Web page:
FINANCIAL WIZARDRY….Brad DeLong asks a question today that’s also perplexed me for quite a while:
I wound up being quite unhappy with my “fear of finance” piece, because it completely ducked one of the most important questions: why the extraordinarily outsized pay packets of the high financiers? Why doesn’t competition — which sorta works elsewhere in the economy — cause us to see greatly reduced earnings? We understand, we think, why celebrities get paid so much — a combination of increasing returns in distribution, being the genuinely best in the world, and being well-known for your well-known-ness. But why financiers?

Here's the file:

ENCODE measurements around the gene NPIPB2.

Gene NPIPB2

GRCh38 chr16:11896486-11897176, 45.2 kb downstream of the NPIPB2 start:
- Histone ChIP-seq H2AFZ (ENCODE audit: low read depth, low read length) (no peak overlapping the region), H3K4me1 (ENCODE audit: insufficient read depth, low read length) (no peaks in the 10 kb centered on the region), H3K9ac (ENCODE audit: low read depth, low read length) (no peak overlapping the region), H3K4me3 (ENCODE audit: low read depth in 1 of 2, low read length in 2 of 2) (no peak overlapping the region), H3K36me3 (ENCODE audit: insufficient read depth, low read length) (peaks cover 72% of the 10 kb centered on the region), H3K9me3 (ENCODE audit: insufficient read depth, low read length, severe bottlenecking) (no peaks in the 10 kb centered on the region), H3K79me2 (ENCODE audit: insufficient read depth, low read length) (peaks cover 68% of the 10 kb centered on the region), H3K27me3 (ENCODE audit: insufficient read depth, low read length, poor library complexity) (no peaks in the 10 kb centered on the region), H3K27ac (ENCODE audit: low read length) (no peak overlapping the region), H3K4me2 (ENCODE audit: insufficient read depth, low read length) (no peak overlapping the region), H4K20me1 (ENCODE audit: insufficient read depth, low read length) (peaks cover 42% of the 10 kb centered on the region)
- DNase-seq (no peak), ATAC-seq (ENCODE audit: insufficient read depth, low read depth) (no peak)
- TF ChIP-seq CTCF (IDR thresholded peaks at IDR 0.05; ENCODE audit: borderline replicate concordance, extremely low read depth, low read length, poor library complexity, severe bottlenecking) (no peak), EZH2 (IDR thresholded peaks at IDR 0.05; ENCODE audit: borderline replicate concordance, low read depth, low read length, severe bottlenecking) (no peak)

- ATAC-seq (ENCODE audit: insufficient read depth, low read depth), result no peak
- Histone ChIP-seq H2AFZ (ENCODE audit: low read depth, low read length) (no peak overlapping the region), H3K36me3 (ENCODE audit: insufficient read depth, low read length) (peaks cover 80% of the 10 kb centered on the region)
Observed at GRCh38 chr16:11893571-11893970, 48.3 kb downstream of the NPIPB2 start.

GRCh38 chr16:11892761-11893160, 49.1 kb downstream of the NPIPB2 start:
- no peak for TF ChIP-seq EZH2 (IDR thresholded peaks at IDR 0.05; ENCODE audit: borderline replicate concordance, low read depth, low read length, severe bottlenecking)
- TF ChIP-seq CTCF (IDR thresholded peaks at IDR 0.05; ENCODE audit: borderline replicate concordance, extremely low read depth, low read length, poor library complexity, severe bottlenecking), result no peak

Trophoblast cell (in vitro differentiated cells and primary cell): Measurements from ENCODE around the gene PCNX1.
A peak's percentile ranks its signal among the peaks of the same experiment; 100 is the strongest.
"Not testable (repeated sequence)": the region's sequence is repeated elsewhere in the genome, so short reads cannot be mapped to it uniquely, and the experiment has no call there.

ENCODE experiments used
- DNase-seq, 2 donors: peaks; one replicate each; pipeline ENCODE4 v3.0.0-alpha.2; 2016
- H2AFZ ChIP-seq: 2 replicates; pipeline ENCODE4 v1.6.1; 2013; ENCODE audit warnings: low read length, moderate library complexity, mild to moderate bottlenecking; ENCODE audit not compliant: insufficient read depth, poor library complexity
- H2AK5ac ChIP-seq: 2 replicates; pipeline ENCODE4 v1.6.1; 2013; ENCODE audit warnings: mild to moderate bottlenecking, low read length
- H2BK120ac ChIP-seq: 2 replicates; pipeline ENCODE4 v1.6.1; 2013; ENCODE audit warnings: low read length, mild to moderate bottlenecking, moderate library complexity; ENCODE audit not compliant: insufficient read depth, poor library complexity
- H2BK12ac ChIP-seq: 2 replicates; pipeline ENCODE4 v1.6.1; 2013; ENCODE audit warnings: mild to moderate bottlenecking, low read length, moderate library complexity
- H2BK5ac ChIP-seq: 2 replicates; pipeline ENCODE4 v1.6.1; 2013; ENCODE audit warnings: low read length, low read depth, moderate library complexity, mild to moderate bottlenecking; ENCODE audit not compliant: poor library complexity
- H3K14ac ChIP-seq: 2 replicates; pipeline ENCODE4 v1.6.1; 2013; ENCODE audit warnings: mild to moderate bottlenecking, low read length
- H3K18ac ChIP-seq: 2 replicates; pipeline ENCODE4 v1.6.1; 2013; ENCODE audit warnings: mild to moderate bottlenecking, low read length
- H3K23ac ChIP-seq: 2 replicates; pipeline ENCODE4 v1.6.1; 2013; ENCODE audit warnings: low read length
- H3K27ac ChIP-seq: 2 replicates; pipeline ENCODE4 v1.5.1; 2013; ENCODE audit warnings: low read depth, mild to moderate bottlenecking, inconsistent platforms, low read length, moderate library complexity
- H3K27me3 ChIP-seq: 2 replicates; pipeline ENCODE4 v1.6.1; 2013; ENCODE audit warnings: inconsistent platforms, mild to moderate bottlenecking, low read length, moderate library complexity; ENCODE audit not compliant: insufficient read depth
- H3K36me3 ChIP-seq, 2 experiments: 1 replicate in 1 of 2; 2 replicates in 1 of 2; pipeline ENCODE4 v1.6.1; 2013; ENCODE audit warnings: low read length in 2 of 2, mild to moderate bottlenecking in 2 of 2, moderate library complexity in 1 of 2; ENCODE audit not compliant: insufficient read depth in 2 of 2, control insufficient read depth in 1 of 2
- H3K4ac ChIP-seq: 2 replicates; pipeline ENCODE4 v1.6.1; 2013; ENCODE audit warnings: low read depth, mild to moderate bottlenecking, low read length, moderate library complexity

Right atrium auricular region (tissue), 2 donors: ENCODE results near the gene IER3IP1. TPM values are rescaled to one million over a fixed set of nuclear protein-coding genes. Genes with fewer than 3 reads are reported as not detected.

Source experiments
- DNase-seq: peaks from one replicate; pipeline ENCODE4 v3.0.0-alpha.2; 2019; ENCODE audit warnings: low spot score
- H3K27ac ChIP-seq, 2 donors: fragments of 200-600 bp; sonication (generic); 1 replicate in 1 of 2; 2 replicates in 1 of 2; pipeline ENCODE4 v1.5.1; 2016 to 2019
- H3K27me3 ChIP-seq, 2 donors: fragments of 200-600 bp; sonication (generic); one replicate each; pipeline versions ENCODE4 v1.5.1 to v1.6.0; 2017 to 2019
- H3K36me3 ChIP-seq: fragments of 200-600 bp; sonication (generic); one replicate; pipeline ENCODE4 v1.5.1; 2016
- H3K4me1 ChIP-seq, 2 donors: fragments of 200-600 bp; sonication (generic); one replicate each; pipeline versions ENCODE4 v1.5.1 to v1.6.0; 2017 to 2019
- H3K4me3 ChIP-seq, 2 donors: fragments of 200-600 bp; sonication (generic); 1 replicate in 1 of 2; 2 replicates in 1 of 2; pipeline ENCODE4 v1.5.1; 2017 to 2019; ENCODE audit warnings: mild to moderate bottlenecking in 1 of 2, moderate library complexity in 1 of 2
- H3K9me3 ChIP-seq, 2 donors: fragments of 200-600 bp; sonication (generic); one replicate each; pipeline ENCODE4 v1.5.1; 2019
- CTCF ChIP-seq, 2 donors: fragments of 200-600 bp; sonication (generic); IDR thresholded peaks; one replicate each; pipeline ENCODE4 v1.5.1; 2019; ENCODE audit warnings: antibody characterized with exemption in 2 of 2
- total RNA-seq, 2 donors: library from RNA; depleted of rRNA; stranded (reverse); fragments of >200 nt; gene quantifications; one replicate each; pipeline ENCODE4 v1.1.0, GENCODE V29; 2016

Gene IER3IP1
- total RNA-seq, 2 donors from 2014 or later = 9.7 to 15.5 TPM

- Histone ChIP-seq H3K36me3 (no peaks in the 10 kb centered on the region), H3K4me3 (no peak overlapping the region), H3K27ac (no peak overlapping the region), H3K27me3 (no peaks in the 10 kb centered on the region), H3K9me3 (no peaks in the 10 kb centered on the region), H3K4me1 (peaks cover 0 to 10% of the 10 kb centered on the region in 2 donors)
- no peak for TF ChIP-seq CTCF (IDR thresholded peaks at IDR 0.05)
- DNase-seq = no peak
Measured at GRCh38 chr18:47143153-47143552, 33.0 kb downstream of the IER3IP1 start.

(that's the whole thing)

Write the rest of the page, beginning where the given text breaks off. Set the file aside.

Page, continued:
What is it that blocks effective entry and competition, exactly?
If Brad doesn’t know the answer, I don’t feel so bad for not knowing either. But it’s a good question. Why is that, say, in stock trading, the traditional fee structure got wiped out years ago in favor of hundreds of discount brokers, but the same hasn’t happened in other areas? Sure, M&A (to take one example) is a business that requires a lot more smarts and a lot more connections than humdrum stock brokering, and because of that there are a limited number of firms that can do it effectively. But “limited number” is still enough that there ought to be a fair amount of competition on price. So why are M&A fees still so uniformly stratospheric? Where’s the market failure?